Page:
As an excavator reduces the house to rubble, the old-fashioned wraparound porch is one of the last things still recognizable.

By Donald Wittkowski

The stately old house at 4801 Landis Avenue stood for nearly 100 years. It fell in just a few hours.

No, one of Sea Isle City’s wicked coastal storms didn’t destroy it.

Instead, a demolition crew used a giant excavator to reduce the two-story brown home, dating to the early 1900s, to a twisted mass of wood and concrete rubble Thursday morning.

One of the last things to succumb to the excavator’s metal claw was the old-fashioned wraparound porch that served as the social scene for the Hall family during the 65 years that they owned the Colonial Revival-style house.

“Because the porch was street level, we did a lot of interaction with those going by through the years, often inviting them up to sit and rock and visit,” Susan Hall-Pinzini recalled of her family’s friendly relations with the neighbors and other people.

Her mother, Flora Hall-Cuddy, was the house’s last owner. Hall-Pinzini said the home was sold for $1.1 million.

The buyer, Beach Properties LLC, intends to build a new duplex on the site, according to Sea Isle real estate agent Dustin Laricks, who brokered the deal.

“They tried for a long time to sell it to someone who would salvage the house, but no one would buy it,” Laricks said of the Hall family.

Ultimately, a developer acquired the property to build something new.

Built in the early 1900s, the Colonial Revival-style house at 4801 Landis Avenue was owned by the Hall family for 65 years.

In an earlier interview, Hall-Pinzini had mistakenly identified Laricks as the buyer. She also wrongly stated that Laricks had plans to build two duplexes on the property.

Laricks took to his Facebook page to set the record straight about his involvement with the site and what would become of it under the new ownership of Beach Properties LLC.

“After failing to find a buyer who would keep the house, the family came to me,” Laricks wrote in a Facebook post. “We explored several potential options, including sub-dividing the lot and only selling a small part of it. Again, we found that these options were simply not possible.”

“Finally, with the reverse mortgage continuing to grow, they decided that they were out of time and selling to developers would be the only option,” he added.

Laricks said the family was forced to sell in order to pay off the mounting costs of a reverse mortgage on the home, as well as medical care for Hall-Cuddy and her husband, L. Brookman Cuddy.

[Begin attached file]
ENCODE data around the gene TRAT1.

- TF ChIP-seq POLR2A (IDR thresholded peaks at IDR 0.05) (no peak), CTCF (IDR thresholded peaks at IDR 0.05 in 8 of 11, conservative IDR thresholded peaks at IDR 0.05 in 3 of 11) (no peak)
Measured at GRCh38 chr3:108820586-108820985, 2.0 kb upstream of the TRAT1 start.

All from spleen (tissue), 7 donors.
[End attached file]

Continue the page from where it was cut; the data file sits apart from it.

“As part of this story, the family has asked me to mention a cautionary tale to warn other seniors about the effects of reverse mortgage programs,” Laricks wrote.

Hall-Cuddy and her husband are both in their 90s. Hall-Pinzini, 68, said her mother was unable to maintain the house anymore, so the decision was made to sell it. The house was originally owned by Hall-Pinzini’s grandparents.

“Five generations – my grandparents, my aunt and mom, their children, my four sisters and cousins, our children and then some of our grandkids – have enjoyed the house each summer. So it is hard to let go,” Hall-Pinzini said in an email.

There are differing accounts about when the house was built. A real estate listing said the house dated to 1900. Information provided by the Sea Isle City Historical Society said the house was built in 1920.

“It’s old, but it’s not historic. It’s not on any historic registry,” Neil Byrne, Sea Isle’s construction officer, said of the structure.

However, the house was notable enough for the Historical Society to have it included in a binder of significant local old homes. Many of the old homes listed in the binder are gone – redeveloped for new housing in the beach resort over the years. On Thursday, the house at 4801 Landis Avenue joined them after it was torn down.

Sheathed in wood shingle siding, it had featured a “hipped” roof with a central hipped dormer, decorative exposed rafter ends and wood sash windows. The wraparound porch had been embellished with a series of columns anchored to concrete block bases, according to an architectural description provided by the Historical Society.

In an attempt to salvage as much as possible, the Hall family hired a company to remove everything that could be re-purposed, including the slate sidewalks and the entire detached garage, Laricks said.

Had the entire home been saved, the cost of renovating it to bring it up to modern construction codes and flood standards would have been prohibitively expensive, he noted.

“Renovating the house to save a piece of our town history sounds great until you learn that the permitting process would require the new owners to conform to all current building codes. This includes the flood codes,” Laricks wrote on his Facebook page. “In other words, the house would have to be raised above the base flood elevation level. That, and the scope of other work required, makes the idea of renovating this house economically infeasible.”

A storage area of the old house still stands, temporarily, while the rest of the structure is demolished around it.